What is it? Home?
Is it … as they say, “where the heart is?” Sure. It’s more than a place. It’s internal. It’s how we feel within our own skin; how we feel about ourselves; how we love ourselves. But home is also a physical place. And for some reason, I am blessed with a fascinating journey—not often comfortable—which is giving me ample opportunities to attempt to understand this, integrate what it means to me and get a deeper sense of value of self.
I could have hidden myself in another corporate job and wondered why I was so frustrated. (And I am not implying that all people who work in corporate America are hiding, although, I wonder what all this mad dashing to “arrive” somewhere and “get” something—status, more money, more debt, whatever—is really all about.) However, I opted to take a different path for a time.
I returned to Chicago for some family matters and book-related events in fall of 2015. I thought: “Let’s see if I can live here and be with my family.” Well, you can take the boy out of California, but …
My Chicago friends were kind and gracious as I stumbled emotionally from one “Where I am? What do I? I don’t understand what I am doing here?” to the next. After several months of fulfilling some commitments in Chicago and assessing what might be best, it became clear that it was one thing: Keep moving forward.
And for me, that meant returning west. Some creative work possibilities have sprung up back in California and I decided to head back to check that out. Or … return to Maui and sit on a beach, meditate and be of service to some cool organization. More will be revealed.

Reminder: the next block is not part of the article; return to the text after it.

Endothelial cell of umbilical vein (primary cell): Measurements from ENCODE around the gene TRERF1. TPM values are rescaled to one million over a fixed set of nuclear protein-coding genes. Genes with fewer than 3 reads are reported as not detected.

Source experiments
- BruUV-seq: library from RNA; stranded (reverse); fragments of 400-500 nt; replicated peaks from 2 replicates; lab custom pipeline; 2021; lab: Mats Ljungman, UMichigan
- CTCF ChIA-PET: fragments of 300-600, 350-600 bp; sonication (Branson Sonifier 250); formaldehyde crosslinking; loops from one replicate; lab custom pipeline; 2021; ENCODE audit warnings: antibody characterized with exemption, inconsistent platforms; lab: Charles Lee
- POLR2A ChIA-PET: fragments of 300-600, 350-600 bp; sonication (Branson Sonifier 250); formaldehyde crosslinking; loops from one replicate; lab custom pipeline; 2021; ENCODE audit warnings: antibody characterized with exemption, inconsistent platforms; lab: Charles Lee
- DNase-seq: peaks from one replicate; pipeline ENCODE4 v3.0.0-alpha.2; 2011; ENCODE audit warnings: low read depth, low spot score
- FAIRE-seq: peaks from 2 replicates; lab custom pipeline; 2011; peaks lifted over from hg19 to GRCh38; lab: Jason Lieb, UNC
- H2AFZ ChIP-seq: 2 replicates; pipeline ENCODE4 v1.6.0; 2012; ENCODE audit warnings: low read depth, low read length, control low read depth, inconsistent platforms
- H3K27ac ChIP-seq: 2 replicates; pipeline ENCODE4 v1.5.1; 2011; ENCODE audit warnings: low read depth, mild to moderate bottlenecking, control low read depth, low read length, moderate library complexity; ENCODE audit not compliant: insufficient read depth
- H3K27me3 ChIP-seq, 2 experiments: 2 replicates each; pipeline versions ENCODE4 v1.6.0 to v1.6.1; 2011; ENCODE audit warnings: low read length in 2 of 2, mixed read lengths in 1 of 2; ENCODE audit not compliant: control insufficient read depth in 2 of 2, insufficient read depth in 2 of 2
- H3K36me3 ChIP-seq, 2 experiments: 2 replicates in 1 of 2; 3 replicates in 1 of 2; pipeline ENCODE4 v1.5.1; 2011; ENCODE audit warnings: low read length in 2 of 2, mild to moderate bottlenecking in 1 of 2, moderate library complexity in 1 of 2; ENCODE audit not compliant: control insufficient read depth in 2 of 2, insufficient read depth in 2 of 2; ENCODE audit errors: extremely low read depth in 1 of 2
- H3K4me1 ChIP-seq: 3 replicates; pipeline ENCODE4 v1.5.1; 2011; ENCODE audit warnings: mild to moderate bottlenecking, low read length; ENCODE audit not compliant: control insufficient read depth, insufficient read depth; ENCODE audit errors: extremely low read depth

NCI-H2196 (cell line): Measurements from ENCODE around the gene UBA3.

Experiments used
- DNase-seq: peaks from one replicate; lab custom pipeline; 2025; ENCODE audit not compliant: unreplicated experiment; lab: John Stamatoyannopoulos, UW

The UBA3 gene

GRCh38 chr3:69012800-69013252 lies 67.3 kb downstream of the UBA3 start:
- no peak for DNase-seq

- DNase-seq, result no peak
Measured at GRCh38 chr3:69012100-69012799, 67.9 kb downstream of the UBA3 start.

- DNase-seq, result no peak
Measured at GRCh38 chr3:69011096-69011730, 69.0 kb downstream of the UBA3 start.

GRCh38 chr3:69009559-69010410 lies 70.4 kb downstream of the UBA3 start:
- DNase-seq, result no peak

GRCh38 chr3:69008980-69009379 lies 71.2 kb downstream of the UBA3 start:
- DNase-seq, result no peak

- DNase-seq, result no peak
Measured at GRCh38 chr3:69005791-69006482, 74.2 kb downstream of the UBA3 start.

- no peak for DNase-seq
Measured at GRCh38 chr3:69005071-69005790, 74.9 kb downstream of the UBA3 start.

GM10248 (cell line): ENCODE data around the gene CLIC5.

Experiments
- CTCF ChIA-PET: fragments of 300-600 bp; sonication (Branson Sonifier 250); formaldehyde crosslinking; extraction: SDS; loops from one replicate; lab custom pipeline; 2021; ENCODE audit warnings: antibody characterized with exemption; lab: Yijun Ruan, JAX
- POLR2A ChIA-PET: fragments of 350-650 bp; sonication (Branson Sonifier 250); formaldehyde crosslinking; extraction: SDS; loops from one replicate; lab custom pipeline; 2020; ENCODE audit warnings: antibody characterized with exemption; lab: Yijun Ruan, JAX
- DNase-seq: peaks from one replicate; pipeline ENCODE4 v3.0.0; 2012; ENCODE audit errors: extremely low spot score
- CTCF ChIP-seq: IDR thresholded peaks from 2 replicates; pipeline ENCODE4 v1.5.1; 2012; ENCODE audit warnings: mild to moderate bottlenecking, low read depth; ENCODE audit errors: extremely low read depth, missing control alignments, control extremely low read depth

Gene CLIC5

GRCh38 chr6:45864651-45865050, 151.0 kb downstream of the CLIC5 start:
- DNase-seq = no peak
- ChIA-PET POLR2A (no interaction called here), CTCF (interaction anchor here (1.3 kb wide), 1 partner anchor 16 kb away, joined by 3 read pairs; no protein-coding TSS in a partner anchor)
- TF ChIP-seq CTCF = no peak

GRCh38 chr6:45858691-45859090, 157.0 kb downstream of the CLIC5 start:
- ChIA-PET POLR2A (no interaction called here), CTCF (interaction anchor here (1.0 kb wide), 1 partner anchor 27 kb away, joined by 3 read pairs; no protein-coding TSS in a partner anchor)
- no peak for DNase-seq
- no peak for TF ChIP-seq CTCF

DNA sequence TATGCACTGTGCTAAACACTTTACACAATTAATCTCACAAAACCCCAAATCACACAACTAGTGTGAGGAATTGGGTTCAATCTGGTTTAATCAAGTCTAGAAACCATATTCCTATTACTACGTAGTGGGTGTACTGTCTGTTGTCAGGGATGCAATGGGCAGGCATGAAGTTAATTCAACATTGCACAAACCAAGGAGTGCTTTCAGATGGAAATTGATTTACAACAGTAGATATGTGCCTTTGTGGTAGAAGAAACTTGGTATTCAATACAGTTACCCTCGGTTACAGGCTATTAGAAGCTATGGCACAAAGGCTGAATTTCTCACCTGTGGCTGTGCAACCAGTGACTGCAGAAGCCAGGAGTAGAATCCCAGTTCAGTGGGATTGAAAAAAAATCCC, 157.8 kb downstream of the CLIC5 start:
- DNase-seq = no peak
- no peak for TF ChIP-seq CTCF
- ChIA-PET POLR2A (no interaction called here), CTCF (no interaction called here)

On Feb. 1, the day I left Chicago, I was experiencing a wave of doubt and fear. I questioned if I was really going to do it again—embark on another drive across the country and into another “unknown.” So, I went out to the back patio of my Mother’s home and did a very California/Maui thing: I placed my hand on the bricks of the house and said a prayer; “Take care of this woman that is my mother, this house, everything. May it all be filled with grace.”
At that moment, a dog barked. I turned toward the back fence. Standing on its hind legs on the other side of the fence was a white shepard/wolf breed. White. A vision in dog fur. Lovely. I walked over toward the fence. The dog was getting exciting. I asked her name—because, you know, dogs talk back—but I knew who she was.
Yes. A sign.
An angel? Maybe, but definitely a good sign.
We bonded, the dog and I—she loved on me and I felt that the random occurrence was a good indication of the purity and playfulness that might be waiting for me on the road and beyond.
After a tearful goodbye with my Polish mother—dear Lord, it becomes harder to leave our loved ones when we, ourselves, have physically aged—I stopped at a local coffee portal, Pilot Pete’s, at the Elmhurst Train Station. There was a jar on the counter filled with paper.
“What’s that?” I asked twentysomething Pete, the owner.
“It’s a quote. It’s a tip for you—the customers. This way we both get tips.”
I smiled. He reminded me of me when I ran a coffee bar when I was in my twenties.
“Here,” Pete said, “I’ll pull one for you.”
I read the quote:
“Twenty years from now you will be more disappointed by the things you didn’t do than by the ones you did do, so throw off the bowlines, sail away from safe harbor, catch the trade winds in your sails. Explore. Dream. Discover.”
And suddenly … the mental flurry of moving on and having things Make Sense; and the uncertainty of delving into even more uncertainty, and the WTF Brene Brown of it all—BE BRAVE BE BRAVE BE BRAVE; and the insistence of Having To Figure It All Out; and the Now What? a moment of clarity emerged.
Had another ghost—Mark Twain—just told me everything would be more than OK?
I’ll take it.
(More reports from to road to come ….)